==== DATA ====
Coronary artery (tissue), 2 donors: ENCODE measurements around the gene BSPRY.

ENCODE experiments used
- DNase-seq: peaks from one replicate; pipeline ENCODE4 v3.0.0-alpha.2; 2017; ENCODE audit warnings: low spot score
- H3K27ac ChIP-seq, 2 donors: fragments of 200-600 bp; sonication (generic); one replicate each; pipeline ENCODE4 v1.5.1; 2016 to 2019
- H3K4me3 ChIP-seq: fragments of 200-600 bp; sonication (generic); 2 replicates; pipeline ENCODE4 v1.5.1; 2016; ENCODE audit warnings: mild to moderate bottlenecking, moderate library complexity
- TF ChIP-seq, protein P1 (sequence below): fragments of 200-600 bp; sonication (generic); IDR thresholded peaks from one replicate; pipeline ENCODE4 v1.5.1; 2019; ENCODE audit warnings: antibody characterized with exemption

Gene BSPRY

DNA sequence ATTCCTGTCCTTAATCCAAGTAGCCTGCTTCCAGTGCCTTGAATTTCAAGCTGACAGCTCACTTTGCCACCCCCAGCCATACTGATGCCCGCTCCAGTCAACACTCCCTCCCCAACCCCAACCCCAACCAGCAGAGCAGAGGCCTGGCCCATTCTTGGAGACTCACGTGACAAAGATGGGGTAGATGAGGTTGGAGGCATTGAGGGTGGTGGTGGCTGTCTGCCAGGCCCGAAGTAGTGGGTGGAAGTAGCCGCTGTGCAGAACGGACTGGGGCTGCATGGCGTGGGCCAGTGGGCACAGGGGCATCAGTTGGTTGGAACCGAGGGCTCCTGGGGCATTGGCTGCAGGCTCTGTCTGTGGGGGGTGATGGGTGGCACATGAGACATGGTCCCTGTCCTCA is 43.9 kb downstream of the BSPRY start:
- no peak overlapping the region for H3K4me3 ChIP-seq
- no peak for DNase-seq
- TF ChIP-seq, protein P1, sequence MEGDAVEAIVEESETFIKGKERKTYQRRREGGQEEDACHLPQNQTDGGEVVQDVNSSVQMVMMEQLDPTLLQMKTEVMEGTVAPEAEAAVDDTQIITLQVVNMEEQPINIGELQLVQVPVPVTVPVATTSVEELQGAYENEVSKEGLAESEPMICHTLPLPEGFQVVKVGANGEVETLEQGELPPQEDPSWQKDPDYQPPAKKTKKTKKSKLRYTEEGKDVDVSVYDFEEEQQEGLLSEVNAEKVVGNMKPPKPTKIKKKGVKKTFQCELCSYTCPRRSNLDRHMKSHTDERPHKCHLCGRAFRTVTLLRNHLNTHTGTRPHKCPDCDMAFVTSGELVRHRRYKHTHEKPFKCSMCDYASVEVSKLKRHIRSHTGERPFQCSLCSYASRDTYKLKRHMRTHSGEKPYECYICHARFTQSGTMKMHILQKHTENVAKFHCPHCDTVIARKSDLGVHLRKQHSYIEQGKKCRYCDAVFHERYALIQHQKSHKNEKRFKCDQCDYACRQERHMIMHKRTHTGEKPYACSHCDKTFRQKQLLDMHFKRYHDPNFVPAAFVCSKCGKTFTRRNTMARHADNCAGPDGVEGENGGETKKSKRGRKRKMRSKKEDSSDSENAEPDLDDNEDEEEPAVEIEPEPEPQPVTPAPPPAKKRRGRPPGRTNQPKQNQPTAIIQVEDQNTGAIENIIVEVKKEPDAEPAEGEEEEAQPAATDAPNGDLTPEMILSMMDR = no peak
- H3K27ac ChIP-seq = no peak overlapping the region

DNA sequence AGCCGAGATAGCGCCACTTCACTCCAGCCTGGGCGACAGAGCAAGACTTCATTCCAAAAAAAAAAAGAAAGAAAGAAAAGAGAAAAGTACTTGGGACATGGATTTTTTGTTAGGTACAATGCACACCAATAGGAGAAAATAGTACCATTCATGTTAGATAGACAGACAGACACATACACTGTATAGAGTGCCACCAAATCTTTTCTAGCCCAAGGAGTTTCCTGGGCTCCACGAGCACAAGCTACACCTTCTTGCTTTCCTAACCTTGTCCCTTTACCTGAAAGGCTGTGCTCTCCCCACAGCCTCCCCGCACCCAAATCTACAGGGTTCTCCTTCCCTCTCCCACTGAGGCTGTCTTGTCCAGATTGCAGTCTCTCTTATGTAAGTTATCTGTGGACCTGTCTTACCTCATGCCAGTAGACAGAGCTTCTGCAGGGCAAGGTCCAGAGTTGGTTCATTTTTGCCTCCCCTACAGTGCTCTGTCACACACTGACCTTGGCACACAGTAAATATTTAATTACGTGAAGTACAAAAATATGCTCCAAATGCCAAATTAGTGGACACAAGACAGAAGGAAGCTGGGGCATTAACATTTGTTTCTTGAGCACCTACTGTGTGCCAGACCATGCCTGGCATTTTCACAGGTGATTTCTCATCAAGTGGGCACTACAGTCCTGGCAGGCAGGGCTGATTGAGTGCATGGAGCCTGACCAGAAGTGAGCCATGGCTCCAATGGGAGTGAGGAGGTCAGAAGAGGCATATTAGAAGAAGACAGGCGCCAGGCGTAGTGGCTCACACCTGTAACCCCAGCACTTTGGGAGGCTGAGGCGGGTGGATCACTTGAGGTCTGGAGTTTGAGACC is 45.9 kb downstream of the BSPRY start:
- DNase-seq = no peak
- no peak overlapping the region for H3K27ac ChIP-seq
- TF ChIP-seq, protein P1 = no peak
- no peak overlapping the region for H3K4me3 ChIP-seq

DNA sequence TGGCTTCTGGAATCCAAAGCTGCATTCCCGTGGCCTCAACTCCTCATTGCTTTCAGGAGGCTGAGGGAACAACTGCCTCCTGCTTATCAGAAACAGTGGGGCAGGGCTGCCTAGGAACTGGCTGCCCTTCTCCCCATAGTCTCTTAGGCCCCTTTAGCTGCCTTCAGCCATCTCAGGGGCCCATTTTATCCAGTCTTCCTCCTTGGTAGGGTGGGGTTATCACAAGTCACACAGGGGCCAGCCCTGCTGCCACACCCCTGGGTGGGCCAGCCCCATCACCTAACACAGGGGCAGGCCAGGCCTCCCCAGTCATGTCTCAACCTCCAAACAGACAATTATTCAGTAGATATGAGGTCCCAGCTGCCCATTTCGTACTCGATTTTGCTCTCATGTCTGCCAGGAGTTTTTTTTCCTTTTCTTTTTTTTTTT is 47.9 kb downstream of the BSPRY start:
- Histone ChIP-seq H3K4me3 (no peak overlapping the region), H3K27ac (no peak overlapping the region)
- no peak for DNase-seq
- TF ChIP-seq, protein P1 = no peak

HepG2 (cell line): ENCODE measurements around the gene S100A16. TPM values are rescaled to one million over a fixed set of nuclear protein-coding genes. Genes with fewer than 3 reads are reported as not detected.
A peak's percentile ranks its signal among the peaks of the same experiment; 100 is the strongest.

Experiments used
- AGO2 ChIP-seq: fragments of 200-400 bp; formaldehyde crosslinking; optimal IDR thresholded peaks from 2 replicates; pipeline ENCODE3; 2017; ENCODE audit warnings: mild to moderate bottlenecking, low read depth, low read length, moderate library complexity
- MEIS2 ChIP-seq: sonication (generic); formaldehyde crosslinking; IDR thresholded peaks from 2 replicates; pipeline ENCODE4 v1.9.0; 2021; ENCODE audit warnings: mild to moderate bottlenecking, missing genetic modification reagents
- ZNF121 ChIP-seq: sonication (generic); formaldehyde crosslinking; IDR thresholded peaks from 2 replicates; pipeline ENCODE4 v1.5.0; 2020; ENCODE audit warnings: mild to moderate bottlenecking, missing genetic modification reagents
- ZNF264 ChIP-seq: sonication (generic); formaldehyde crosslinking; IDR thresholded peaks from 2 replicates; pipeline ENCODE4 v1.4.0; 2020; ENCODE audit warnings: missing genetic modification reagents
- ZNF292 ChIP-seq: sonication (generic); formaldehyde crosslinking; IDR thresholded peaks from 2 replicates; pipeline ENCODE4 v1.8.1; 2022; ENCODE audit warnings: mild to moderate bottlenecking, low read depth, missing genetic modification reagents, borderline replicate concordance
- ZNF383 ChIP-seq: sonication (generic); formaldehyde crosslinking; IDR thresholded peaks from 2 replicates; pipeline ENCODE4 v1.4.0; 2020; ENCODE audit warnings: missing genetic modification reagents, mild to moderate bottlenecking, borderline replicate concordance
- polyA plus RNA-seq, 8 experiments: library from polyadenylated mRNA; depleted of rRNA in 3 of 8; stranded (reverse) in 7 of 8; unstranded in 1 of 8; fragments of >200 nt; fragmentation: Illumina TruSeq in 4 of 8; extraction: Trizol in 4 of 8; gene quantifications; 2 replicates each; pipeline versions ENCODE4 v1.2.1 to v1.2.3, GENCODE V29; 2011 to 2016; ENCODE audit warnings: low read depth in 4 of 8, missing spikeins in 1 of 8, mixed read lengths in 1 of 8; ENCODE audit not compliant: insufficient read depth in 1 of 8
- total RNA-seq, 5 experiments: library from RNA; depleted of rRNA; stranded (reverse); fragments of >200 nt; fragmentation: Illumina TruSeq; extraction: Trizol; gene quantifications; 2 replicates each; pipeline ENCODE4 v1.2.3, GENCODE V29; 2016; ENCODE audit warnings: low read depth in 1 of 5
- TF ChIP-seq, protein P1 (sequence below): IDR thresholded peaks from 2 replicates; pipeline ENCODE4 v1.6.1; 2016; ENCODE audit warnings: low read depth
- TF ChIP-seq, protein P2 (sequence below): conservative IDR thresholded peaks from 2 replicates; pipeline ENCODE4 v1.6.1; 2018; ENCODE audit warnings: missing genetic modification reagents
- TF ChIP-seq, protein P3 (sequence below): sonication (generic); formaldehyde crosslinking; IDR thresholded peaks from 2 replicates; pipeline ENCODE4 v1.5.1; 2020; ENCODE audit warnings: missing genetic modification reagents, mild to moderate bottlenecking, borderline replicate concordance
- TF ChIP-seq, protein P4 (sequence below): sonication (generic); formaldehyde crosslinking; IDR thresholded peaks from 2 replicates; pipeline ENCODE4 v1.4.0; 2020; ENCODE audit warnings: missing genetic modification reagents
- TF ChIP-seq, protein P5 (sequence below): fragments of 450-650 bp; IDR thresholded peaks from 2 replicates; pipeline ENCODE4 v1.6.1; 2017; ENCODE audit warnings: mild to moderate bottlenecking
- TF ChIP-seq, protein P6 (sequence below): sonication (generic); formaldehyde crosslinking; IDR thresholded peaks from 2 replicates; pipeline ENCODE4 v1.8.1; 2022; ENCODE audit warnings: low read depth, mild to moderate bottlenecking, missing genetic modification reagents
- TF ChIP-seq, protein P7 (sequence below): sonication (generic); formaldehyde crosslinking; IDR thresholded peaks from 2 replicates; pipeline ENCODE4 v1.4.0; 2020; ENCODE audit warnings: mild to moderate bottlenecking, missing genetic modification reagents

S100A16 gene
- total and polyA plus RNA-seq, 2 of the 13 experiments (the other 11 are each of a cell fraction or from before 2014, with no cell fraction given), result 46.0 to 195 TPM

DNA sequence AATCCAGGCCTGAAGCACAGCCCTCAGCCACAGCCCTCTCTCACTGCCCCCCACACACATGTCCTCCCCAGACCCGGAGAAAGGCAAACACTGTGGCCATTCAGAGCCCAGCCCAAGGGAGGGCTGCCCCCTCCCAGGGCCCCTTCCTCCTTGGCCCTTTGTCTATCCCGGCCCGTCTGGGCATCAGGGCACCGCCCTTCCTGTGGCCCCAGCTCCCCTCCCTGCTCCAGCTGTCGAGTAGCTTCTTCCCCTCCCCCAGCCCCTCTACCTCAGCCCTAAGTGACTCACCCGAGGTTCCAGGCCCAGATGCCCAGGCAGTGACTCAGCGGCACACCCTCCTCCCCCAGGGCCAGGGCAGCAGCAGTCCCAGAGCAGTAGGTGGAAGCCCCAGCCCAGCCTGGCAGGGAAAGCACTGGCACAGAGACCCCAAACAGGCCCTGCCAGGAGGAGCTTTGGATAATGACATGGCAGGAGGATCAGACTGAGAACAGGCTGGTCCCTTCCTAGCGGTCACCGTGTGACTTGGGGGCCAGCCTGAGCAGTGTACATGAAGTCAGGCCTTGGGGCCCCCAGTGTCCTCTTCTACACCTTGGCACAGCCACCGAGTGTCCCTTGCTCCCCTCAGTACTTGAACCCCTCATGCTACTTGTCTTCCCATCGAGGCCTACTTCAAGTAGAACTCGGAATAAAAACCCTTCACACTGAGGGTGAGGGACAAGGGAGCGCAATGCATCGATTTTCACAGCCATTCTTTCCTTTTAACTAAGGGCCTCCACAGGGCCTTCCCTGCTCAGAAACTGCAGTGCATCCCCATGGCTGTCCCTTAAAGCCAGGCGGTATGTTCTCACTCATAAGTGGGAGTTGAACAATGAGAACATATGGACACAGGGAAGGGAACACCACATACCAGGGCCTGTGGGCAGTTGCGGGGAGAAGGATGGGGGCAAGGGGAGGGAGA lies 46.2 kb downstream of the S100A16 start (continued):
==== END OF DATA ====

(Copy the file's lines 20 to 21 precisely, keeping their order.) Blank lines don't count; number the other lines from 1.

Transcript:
- no peak for DNase-seq
- TF ChIP-seq, protein P1 = no peak